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Here’s how to contact a third-party seller on Amazon

Things go wrong in retail, it’s a fact of life, but Amazon makes it easier to deal with.

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Image: Amazon

Full disclosure, I’m an Amazon addict. That little A-to-Z logo is the first point of call for me when I need absolutely anything purchased online. I try to keep it to my Amazon Prime subscription for purchasing, but sometimes the item I want is from a third-party seller so I don’t have that luxury.

That’s fine, mostly. So what if something goes wrong? Maybe that bottle of liquid sweetener arrived cracked, or you decide you don’t need it after all.

Contacting a third-party seller on Amazon

If it’s an item sold by a third-party but shipped by Amazon (meaning it was eligible for Amazon Prime), Amazon’s customer service should always be your first point of call. They’ll jump through figurative hoops to get your issues ironed out. If it wasn’t Amazon Prime eligible, here’s how to contact the seller:

  1. Log into your account
  2. Click on Orders on the top right of the screen

    Screenshot: Joe Rice-Jones / KnowTechie

  3. Find the order you want in your list of orders. Make sure you copy the product name and/or the ASIN/ISBN as you’ll need this later.

    Screenshot: Joe Rice-Jones / KnowTechie

    Some orders will have a Product question? Ask Seller prompt like above, with a hyperlink directly to the messaging function. If that link isn’t there, you have one extra click – Click on the company name after the Sold by: which will take you to their seller profile. There’ll be a big orangey-yellow button saying Ask a question near the top-right of their profile, click on this.

    Screenshot: Joe Rice-Jones / KnowTechie

  4. The messaging page has two options, I need assistance with and either an order I placed or an item for sale. When you select an order I placed, the system will automatically add the last order from that company you placed, but if it’s an older one you can change this to the relevant one.From here, you can do things like: track your package, return the items or continue with the seller contact process.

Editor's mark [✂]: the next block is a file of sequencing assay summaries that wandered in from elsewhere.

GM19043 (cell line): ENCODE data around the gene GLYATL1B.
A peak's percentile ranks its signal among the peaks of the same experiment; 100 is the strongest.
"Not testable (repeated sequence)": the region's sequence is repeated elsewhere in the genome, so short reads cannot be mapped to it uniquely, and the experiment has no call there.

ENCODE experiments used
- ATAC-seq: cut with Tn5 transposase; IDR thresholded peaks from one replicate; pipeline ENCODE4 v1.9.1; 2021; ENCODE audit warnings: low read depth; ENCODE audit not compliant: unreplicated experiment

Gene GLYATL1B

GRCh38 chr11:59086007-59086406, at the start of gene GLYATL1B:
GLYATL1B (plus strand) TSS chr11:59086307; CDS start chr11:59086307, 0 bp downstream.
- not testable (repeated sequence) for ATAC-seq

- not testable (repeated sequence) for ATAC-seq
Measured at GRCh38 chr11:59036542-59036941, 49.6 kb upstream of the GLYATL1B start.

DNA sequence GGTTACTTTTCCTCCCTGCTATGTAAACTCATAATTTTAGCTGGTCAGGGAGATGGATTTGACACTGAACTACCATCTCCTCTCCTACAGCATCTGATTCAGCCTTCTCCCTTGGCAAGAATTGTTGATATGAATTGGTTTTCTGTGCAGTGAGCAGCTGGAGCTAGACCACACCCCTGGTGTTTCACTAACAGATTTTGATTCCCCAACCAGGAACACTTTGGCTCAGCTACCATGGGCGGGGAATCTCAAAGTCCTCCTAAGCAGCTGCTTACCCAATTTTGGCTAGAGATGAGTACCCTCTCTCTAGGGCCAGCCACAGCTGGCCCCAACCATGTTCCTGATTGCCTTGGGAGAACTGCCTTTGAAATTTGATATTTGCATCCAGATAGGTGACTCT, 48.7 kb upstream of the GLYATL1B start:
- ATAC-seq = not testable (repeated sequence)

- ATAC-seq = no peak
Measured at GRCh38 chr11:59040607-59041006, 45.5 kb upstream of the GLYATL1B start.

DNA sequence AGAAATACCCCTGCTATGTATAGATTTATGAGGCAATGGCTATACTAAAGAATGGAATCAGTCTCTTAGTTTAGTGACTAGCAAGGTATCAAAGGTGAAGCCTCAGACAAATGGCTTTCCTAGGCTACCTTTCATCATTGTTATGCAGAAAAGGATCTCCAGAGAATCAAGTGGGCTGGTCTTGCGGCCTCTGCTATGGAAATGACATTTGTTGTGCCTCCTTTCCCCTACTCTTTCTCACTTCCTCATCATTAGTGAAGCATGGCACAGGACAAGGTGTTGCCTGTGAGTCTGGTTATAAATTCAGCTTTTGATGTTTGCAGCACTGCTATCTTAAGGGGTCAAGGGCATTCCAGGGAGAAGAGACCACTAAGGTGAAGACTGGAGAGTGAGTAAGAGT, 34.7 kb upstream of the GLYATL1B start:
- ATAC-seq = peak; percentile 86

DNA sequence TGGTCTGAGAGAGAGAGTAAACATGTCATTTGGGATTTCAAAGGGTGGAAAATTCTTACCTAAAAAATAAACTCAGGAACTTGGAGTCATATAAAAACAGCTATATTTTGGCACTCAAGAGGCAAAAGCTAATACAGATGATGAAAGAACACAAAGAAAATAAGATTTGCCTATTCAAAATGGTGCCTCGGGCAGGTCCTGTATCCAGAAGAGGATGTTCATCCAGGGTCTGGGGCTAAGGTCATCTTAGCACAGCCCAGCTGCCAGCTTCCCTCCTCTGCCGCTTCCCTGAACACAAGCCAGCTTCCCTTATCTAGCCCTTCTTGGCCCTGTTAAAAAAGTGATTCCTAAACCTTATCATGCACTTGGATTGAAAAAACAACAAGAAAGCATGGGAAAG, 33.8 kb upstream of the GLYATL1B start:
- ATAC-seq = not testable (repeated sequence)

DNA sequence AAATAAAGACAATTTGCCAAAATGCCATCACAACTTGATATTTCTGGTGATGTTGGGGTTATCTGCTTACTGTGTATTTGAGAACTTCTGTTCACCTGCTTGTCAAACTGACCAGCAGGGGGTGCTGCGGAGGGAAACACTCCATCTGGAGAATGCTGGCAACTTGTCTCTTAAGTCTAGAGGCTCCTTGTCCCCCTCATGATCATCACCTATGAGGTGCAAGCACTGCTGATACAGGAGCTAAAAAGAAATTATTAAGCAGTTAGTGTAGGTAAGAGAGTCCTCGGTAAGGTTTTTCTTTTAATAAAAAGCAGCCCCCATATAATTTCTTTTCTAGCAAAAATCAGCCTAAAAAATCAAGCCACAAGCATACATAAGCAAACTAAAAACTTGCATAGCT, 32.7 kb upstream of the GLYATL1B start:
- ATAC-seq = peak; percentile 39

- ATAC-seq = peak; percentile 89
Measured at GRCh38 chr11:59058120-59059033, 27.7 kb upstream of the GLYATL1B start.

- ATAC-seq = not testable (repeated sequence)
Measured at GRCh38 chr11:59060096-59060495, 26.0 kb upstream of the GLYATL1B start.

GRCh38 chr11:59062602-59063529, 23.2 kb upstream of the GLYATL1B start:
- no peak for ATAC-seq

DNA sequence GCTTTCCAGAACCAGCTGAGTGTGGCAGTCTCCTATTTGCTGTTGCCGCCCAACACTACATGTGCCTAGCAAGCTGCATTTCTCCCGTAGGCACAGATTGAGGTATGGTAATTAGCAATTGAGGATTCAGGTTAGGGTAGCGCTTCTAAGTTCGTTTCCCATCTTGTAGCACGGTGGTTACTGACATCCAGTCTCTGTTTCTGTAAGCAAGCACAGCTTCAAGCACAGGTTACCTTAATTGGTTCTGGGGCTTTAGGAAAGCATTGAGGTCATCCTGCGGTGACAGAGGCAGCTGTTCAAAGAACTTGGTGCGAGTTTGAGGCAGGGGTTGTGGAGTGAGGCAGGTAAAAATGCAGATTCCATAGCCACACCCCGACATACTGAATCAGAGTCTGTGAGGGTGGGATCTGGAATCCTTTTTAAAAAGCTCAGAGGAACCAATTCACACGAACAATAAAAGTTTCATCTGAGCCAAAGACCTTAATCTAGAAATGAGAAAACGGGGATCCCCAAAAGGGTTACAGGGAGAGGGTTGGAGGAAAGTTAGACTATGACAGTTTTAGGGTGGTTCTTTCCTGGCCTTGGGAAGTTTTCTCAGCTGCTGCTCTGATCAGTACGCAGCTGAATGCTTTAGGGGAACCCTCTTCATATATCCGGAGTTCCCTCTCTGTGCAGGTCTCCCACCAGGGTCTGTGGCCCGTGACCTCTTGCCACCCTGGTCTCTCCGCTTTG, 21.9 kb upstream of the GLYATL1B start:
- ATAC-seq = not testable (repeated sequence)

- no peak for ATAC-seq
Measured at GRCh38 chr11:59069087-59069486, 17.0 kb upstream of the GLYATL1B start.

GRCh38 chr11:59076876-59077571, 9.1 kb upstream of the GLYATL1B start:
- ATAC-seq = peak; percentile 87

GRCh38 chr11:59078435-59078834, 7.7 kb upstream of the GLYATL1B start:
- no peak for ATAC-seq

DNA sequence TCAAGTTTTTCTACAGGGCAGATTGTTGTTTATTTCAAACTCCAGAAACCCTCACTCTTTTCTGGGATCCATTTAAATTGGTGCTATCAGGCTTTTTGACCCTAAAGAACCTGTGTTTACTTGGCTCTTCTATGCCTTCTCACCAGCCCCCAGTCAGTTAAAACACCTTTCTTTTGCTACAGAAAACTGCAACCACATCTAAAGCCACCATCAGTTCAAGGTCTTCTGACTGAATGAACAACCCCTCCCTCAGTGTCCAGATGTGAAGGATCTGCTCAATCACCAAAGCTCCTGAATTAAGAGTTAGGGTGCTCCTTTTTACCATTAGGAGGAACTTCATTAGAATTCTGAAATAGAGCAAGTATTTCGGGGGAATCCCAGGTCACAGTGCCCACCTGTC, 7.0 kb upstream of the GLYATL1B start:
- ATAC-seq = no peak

Screenshot: Joe Rice-Jones / KnowTechie

  5. Clicking on the Select a Subject drop-down menu gives you a bunch of options such as Where’s my stuff, Can you ship faster?, and the all-important Received Damaged or Defective Item. Whatever you select here will be the subject line of your message to the seller, so make sure you select something relevant.
  6. Click on the Write Message button
  7. Write your message (include the product name and/or ASIN/ISBN, yes the one we asked you to copy earlier). Make sure you stay safe, Amazon says “For your security, please do not include links, email address, credit card numbers, or other personal information in your message. We may automatically remove this information from your message.”
  8. Click on Send email

Amazon will send the message on your behalf, with an auto-generated reply email address created by Amazon. This is the same way sites like Craigslist help keep you safe online by not letting the other person see your actual email address

Amazon’s guidance is to let the seller have two full days to respond before you decide to take further action, but in my experience, it’s a rare seller who doesn’t reply much faster than that. If you ever need to reference a back-and-forth with a seller, you can find those through your account (under Accounts and Lists) and then the Message Center. You can also reply to any messages from here, instead of the email that Amazon sends.

Alternatively

If the third-party seller does its own shipping, you can contact them straight from the order in your history.

  • Log in to your account
  • Find your order and click on the contact button next to it, it’s usually something like Problem with order.
  • After you fill in the details, Amazon will process your issue, and can also help if needed once you’ve contacted the seller.

Have you ever had to deal with a third-party seller on Amazon? How was the experience? Let us know down below in the comments or carry the discussion over to our Twitter or Facebook.

Editors’ Recommendations:

Maker, meme-r and unabashed geek. Hardware guy here at KnowTechie, if it runs on electricity (or even if it doesn't) I probably have one around here somewhere. My hobbies include photography, animation and hoarding Reddit gold.

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